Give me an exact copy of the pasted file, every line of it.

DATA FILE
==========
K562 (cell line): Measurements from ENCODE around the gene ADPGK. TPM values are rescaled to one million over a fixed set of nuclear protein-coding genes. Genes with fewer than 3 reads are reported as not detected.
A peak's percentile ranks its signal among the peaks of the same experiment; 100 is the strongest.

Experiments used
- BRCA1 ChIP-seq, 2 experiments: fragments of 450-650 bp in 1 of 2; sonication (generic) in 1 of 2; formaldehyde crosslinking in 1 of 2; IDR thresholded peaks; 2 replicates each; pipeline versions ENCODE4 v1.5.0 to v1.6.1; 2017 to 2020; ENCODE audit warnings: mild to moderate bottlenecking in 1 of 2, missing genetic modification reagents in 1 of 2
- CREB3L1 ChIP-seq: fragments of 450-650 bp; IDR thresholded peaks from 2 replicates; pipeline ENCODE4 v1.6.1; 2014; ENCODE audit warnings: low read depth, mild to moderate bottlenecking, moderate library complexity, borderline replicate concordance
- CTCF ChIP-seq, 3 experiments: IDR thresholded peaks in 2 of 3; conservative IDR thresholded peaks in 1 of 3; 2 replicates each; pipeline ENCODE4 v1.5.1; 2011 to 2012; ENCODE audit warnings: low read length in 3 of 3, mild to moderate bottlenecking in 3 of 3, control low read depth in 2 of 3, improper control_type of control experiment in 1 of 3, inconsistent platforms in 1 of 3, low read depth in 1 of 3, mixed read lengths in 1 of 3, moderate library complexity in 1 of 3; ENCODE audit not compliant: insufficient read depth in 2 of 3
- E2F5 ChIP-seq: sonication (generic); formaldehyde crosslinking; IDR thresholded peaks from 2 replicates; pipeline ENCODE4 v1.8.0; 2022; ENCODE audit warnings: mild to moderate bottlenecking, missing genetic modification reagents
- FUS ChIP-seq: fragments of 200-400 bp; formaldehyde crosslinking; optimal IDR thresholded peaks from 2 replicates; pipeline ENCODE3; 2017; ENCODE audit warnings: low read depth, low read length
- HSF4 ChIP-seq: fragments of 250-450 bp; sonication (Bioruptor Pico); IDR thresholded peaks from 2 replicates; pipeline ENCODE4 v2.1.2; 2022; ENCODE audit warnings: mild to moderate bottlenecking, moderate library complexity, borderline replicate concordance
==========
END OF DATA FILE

K562 (cell line): Measurements from ENCODE around the gene ADPGK. TPM values are rescaled to one million over a fixed set of nuclear protein-coding genes. Genes with fewer than 3 reads are reported as not detected.
A peak's percentile ranks its signal among the peaks of the same experiment; 100 is the strongest.

Experiments used
- BRCA1 ChIP-seq, 2 experiments: fragments of 450-650 bp in 1 of 2; sonication (generic) in 1 of 2; formaldehyde crosslinking in 1 of 2; IDR thresholded peaks; 2 replicates each; pipeline versions ENCODE4 v1.5.0 to v1.6.1; 2017 to 2020; ENCODE audit warnings: mild to moderate bottlenecking in 1 of 2, missing genetic modification reagents in 1 of 2
- CREB3L1 ChIP-seq: fragments of 450-650 bp; IDR thresholded peaks from 2 replicates; pipeline ENCODE4 v1.6.1; 2014; ENCODE audit warnings: low read depth, mild to moderate bottlenecking, moderate library complexity, borderline replicate concordance
- CTCF ChIP-seq, 3 experiments: IDR thresholded peaks in 2 of 3; conservative IDR thresholded peaks in 1 of 3; 2 replicates each; pipeline ENCODE4 v1.5.1; 2011 to 2012; ENCODE audit warnings: low read length in 3 of 3, mild to moderate bottlenecking in 3 of 3, control low read depth in 2 of 3, improper control_type of control experiment in 1 of 3, inconsistent platforms in 1 of 3, low read depth in 1 of 3, mixed read lengths in 1 of 3, moderate library complexity in 1 of 3; ENCODE audit not compliant: insufficient read depth in 2 of 3
- E2F5 ChIP-seq: sonication (generic); formaldehyde crosslinking; IDR thresholded peaks from 2 replicates; pipeline ENCODE4 v1.8.0; 2022; ENCODE audit warnings: mild to moderate bottlenecking, missing genetic modification reagents
- FUS ChIP-seq: fragments of 200-400 bp; formaldehyde crosslinking; optimal IDR thresholded peaks from 2 replicates; pipeline ENCODE3; 2017; ENCODE audit warnings: low read depth, low read length
- HSF4 ChIP-seq: fragments of 250-450 bp; sonication (Bioruptor Pico); IDR thresholded peaks from 2 replicates; pipeline ENCODE4 v2.1.2; 2022; ENCODE audit warnings: mild to moderate bottlenecking, moderate library complexity, borderline replicate concordance